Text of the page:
James ‘Whitey’ Bulger is one of the most infamous criminals in U.S History and Black Mass wants to make you feel what it’s like to be manipulated by this high functioning psychopath. Director Scott Cooper does his best job to make one of the least glamorous gangster films of all time. In a beautiful ensemble chorus account from Whitey Bulger’s cache of supporters turned ‘rats’ by imprisonment, we watch the rise and largely unsatisfying fall of one of the U.S most violent criminal kingpins.
Cooper transitions the spotlight of the story using the Citizen Kane device of the story unfolding in interviews with the key characters. Each of these broken characters look like they’ve served a sentence in his employ before they’ve even been required to confess to their involvement. Each new chapter of the story is signified by the depressing glare of halogen lights, and their bloated and unkempt faces often filled with disillusionment and regret. Screenwriters Mark Mallouk and Jez Butterworth concoct a strange film, because it’s tonally myopic rather than bringing you fun, or sadistic laughs like Goodfellas or Casino. There’s maybe a sequence or two that attempt something resembling respite, the notable one sees Whitey to teach his son the laws of the South Boston jungle, “If no one saw it, it didn’t happen.” Other than a few very brief moments of reflection where Whitey is alone, you’re seeing the carnage that he leaves in his wake from the perspective of his whole team of men, that weren’t as successful in retreating into anonymity.
It’s a solid ensemble that compliments Johnny Depp absolutely crushing it on centre stage. Whitey seems to operate on another time zone to the relative chaos around him. Every word slithers out of his mouth with purpose before cracking like a whip. He wants to get up close and personal with everyone in his life, reminding them that they’re safe in his presence by his good grace. While he most definitely frightens when he’s dishing out some blood curdling violence, it’s the moments that he’s making someone feel secure and reassured of his allegiance that usually follows some ungodly torture. Connolly’s wife Marianne, played gracefully by Julianne Nicholson, has a scene where she decides to feign sickness instead of hosting dinner. Whitey goes to her room under the guise of checking if she’s alright. Instead, in easily the most violating and disturbing caress, to monitor her temperature Whitey makes it clear that both she and John are mice to be made a meal out of when the snake gets hungry.
Joel Edgerton’s John Connolly begins his association with such hope; protecting an ultimately ‘small-time’ gangster from being swept up in the FBI’s crusade against the Mafia. However, Whitey’s reptilian eyes and fearlessness in the face of the impending threat seems to have a lure that instantly makes you willing to compromise. Taking down the Angiulo crime family becomes a legitimate reason to make a deal with this white devil; selling a piece of your soul for a bigger fish. However once that fish is landed, Whitey immediately looks to bring Connolly further into his inner circle, to taint him by making him a passenger on a trip where a former associate is murdered. The linkage between Senator Billy Bulger (Benedict Cumberbatch) and his brother Whitey isn’t as accusatory as the associations with the FBI or his accomplices. Cumberbatch and Depp play the brothers with respect that borders on reverence. Depp’s Whitey is a different animal in the presence of his brother; the legitimate power and influence that he’s acquired isn’t by accident. When Connolly first approaches Billy as a gateway to get a face-to-face meeting with Whitey, you watch a warm, regal and gracious man turn cold as steel. The Bulger’s orbits rarely intersect, and the film wants to stay ambivalent about the details of what Billy knew or didn’t about his brother’s operation.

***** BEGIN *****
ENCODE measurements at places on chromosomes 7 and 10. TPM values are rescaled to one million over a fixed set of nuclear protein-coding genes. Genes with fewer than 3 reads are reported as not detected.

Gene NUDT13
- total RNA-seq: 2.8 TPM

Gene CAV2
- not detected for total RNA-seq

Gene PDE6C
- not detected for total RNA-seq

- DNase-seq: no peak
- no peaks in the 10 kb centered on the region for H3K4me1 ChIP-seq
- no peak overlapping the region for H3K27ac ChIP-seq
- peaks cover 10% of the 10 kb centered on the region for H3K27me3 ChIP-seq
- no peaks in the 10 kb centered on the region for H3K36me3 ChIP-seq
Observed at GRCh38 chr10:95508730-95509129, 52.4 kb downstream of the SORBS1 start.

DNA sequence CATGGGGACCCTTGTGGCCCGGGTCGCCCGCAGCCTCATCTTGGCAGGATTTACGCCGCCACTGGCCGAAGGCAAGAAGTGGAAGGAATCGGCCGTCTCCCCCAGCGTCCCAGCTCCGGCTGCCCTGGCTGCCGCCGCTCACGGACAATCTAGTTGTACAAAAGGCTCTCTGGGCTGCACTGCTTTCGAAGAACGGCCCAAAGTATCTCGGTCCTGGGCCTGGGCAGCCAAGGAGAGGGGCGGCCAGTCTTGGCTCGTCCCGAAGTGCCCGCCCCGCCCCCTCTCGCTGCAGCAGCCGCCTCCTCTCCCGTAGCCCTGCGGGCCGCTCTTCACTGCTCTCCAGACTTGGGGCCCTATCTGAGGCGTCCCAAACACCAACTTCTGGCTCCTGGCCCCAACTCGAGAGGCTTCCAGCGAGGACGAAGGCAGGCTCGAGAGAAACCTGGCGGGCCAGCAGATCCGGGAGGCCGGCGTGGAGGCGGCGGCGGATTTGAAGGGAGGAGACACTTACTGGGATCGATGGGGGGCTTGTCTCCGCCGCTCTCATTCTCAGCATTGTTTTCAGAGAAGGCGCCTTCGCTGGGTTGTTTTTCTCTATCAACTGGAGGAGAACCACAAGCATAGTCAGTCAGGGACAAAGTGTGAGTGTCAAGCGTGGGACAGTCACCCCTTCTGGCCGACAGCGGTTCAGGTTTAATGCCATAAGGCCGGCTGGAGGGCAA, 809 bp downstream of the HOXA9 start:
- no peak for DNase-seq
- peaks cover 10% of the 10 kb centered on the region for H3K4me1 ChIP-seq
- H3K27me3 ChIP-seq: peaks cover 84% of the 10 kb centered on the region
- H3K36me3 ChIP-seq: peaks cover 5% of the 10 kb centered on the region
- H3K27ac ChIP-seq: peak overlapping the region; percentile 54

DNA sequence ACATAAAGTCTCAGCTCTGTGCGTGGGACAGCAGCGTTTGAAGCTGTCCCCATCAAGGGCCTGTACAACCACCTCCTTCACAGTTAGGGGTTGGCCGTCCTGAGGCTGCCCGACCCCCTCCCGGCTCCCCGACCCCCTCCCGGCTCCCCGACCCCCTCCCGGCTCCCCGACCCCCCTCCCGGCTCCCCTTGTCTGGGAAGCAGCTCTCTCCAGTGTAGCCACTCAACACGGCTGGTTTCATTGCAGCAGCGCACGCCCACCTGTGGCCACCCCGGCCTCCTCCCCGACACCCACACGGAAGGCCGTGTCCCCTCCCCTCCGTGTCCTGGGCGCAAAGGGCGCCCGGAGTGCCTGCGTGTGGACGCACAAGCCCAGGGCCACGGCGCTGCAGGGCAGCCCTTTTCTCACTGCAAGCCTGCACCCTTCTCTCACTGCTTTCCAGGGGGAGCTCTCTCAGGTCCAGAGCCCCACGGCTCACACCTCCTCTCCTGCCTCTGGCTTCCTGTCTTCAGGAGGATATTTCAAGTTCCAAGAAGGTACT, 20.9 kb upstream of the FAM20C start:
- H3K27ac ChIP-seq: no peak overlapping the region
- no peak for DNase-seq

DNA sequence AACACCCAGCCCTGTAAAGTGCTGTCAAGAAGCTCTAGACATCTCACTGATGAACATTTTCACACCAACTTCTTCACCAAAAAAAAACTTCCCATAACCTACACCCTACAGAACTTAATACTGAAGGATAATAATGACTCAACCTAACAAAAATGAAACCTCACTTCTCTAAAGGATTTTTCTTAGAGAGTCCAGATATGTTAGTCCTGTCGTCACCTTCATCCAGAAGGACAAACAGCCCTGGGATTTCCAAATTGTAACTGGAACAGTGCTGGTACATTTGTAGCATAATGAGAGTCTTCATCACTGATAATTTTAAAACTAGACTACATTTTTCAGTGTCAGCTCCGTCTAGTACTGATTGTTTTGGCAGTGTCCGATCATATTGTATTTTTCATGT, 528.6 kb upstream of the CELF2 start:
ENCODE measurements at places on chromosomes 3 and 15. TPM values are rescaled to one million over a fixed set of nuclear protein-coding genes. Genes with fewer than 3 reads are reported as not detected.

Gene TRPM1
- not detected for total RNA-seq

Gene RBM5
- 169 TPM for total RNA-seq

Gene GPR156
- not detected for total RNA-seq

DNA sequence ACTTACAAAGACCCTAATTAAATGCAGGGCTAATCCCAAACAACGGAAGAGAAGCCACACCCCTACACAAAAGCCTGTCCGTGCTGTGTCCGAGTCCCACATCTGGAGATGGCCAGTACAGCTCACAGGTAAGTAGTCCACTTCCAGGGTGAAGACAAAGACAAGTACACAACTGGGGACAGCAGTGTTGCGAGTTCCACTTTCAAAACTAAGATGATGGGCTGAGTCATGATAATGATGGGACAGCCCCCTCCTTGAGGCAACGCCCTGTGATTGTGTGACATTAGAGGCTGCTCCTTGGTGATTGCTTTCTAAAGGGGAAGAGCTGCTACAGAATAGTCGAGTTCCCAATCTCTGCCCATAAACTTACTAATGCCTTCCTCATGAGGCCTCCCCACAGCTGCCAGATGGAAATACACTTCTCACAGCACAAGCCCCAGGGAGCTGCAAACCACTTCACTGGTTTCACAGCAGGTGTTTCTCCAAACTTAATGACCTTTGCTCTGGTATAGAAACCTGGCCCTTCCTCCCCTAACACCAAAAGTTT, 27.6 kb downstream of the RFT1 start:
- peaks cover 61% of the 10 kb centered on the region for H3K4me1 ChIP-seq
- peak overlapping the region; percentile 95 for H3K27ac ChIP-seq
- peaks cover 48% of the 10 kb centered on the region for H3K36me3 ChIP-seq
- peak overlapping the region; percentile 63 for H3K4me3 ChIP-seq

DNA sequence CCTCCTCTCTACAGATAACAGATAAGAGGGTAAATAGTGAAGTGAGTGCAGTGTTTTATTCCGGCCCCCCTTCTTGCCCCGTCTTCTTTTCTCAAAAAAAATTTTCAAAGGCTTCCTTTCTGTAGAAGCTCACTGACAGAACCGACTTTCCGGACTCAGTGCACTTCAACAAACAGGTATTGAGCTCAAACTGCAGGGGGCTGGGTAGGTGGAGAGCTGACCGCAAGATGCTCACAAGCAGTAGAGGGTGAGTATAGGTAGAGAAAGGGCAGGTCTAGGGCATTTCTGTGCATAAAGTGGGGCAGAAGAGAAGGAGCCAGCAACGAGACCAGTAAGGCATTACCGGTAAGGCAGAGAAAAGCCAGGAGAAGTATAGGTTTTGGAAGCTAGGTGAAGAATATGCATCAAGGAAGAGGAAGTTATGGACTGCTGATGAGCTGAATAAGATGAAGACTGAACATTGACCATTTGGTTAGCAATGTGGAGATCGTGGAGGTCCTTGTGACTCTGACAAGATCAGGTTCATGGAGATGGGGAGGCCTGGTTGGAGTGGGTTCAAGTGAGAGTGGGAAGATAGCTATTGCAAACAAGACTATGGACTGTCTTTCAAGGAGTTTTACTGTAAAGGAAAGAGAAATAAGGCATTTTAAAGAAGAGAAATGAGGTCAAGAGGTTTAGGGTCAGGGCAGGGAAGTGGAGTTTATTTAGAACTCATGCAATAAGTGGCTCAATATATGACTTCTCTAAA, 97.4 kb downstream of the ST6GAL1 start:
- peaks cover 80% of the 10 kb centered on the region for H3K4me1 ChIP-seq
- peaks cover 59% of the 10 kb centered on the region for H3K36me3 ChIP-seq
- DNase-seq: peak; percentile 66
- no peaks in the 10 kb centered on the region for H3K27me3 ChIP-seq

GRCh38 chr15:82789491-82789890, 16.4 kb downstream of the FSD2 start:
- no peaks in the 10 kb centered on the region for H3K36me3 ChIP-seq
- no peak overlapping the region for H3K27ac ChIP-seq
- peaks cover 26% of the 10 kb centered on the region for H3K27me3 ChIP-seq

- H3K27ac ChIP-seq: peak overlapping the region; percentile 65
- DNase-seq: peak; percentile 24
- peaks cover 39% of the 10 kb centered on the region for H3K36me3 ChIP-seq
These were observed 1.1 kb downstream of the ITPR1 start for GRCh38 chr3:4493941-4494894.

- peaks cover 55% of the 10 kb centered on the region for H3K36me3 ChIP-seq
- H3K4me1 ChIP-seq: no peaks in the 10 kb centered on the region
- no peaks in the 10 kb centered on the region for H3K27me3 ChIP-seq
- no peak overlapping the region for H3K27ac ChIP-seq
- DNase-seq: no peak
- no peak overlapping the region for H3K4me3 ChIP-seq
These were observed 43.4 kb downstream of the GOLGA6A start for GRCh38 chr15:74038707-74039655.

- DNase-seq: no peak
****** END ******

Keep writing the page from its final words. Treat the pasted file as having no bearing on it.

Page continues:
One of the victims of the film has to be the Boston accent. While some people in the film do a sensational job wrestling around that ‘Southy’ (South Boston) vernacular; for the most part it’s linguistic butchery of the highest order. There was a great moment after Cumberbatch’s first appearance as Senator Billy Bulger appeared on screen visiting his family home and interacted with Whitey that my wife leant over and whispered angrily, “what’s wrong with his voice?!” The weakest performer in the film, who also does a pretty terrible job with the accent, is Dakota Johnson. While almost every actor seems to elevate in the presence of Depp at the peak of his powers, she feels like she’s acting in another film.
Black Mass has the ambition to be Goodfellas; the fact that it failed doesn’t make the film a failure though; it’s worth your time for Depp alone.
Blake Howard – follow Blake on Twitter here: @blakeisbatman
Directed by:Scott Cooper
Written by: Mark Mallouk, Jez Butterworth based on the book by Dick Lehr and Gerard O’Neill
Johnny Depp: James ‘Whitey’ Bulger
Joel Edgerton: John Connolly
Benedict Cumberbatch: Billy Bulger
Dakota Johnson: Lindsey Cyr
Kevin Bacon: Charles McGuire
Peter Sarsgaard: Brian Halloran
Jesse Plemons: Kevin Weeks
Rory Cochrane: Steve Flemmi
David Harbour: John Morris
Adam Scott: Agent Fitzpatrick
Corey Stoll: Fred Wyshak
Julianne Nicholson: Marianne Connolly
W. Earl Brown: John Martorano
Juno Temple: Deborah Hussey